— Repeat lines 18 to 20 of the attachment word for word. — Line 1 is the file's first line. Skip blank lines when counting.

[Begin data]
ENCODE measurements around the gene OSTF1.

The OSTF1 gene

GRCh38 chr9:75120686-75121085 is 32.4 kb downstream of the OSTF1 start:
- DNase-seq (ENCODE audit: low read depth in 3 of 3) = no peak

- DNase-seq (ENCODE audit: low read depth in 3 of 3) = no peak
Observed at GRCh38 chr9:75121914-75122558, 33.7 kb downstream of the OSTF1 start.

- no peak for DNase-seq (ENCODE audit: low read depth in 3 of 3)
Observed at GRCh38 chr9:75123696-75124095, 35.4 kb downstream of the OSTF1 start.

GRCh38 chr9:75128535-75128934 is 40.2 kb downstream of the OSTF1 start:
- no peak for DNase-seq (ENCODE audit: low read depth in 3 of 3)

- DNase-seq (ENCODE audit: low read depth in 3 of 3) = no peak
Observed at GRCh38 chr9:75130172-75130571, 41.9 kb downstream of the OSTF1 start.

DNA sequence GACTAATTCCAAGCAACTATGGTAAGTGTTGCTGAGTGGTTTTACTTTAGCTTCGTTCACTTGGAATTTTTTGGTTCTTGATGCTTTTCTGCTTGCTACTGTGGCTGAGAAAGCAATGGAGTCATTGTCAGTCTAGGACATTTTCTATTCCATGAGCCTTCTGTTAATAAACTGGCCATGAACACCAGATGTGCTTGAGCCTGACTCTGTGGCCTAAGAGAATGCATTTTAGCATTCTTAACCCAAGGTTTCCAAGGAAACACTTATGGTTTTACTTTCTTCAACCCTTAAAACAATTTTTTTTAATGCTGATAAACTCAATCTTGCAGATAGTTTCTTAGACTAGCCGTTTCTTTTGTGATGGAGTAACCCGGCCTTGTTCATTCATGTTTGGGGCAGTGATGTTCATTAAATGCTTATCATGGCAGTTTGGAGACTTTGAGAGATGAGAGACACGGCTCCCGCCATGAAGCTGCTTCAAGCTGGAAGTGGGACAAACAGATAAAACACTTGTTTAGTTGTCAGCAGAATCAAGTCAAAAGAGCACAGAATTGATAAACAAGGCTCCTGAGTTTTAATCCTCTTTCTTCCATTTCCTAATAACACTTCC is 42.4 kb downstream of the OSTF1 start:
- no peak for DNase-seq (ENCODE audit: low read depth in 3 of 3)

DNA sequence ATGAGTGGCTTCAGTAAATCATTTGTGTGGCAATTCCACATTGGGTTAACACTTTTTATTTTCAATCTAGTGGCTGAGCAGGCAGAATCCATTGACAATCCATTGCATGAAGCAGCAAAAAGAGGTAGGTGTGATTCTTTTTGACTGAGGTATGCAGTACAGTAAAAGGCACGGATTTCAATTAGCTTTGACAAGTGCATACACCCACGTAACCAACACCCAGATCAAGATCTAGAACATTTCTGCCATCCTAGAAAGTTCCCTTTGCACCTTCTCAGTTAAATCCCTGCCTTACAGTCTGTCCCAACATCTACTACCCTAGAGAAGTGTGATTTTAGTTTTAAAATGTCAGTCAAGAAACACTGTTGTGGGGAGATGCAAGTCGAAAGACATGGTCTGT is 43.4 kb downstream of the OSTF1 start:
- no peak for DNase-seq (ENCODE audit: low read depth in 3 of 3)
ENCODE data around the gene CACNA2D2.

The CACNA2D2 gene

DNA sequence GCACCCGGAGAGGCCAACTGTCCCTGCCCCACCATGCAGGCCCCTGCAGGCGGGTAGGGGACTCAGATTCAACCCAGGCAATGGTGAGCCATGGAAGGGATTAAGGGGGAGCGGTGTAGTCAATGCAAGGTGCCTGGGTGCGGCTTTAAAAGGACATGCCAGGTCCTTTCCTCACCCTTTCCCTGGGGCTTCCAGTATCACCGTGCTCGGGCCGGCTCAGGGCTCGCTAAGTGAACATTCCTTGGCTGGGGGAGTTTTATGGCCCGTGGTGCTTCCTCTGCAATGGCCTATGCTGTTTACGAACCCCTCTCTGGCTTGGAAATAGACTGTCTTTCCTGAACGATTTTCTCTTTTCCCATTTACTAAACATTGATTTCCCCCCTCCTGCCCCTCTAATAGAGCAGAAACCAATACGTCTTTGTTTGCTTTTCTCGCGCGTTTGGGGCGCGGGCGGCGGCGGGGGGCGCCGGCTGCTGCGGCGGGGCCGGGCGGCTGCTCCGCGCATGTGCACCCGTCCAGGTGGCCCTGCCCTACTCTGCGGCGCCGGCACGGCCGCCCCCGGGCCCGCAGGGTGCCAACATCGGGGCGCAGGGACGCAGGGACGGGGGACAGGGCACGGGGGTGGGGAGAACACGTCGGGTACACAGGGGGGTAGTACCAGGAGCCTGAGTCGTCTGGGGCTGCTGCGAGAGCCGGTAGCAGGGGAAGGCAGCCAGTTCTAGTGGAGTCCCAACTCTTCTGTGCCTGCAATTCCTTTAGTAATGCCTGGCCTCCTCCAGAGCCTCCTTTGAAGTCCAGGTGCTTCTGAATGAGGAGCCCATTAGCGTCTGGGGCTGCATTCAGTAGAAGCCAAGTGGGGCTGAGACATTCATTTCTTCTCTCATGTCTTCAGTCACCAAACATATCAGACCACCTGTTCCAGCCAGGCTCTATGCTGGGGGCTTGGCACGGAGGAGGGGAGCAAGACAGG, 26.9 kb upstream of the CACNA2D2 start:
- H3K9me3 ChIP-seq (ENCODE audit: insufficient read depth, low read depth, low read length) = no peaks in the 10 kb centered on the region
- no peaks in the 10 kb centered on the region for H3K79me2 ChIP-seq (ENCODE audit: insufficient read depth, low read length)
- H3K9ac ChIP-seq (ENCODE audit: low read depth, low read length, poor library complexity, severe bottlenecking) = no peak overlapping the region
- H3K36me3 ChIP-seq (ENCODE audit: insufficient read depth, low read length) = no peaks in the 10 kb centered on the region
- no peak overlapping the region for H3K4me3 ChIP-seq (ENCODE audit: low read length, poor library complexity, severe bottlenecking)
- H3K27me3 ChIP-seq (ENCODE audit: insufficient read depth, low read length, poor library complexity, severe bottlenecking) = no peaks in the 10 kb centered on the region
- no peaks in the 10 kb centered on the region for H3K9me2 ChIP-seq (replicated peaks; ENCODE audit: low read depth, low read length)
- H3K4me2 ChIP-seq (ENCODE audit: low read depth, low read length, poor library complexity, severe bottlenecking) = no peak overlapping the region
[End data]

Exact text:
The CACNA2D2 gene

DNA sequence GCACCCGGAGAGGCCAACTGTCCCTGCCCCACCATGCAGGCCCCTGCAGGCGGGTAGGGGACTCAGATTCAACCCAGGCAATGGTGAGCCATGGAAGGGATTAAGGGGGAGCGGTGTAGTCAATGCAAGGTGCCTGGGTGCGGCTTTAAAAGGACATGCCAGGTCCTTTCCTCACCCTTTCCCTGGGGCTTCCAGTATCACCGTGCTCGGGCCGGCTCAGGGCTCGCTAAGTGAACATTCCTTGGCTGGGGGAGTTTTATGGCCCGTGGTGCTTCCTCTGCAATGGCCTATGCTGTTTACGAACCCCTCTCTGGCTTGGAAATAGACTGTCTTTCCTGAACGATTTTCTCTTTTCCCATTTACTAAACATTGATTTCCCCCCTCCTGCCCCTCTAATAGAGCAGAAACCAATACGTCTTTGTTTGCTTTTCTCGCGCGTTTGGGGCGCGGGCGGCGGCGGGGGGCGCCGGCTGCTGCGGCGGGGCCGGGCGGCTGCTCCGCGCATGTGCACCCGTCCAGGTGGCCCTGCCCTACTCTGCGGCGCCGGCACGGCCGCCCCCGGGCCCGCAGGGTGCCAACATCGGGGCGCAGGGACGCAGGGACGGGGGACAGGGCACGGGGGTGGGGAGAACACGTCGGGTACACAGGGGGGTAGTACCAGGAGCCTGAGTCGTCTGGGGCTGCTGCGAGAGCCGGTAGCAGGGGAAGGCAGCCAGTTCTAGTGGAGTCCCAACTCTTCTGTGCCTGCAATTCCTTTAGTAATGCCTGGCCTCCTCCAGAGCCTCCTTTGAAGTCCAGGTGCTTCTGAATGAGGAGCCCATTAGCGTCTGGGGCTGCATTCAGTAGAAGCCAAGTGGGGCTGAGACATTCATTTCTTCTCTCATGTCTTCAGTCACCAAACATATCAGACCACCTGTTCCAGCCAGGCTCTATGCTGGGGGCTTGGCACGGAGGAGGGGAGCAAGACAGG, 26.9 kb upstream of the CACNA2D2 start:
- H3K9me3 ChIP-seq (ENCODE audit: insufficient read depth, low read depth, low read length) = no peaks in the 10 kb centered on the region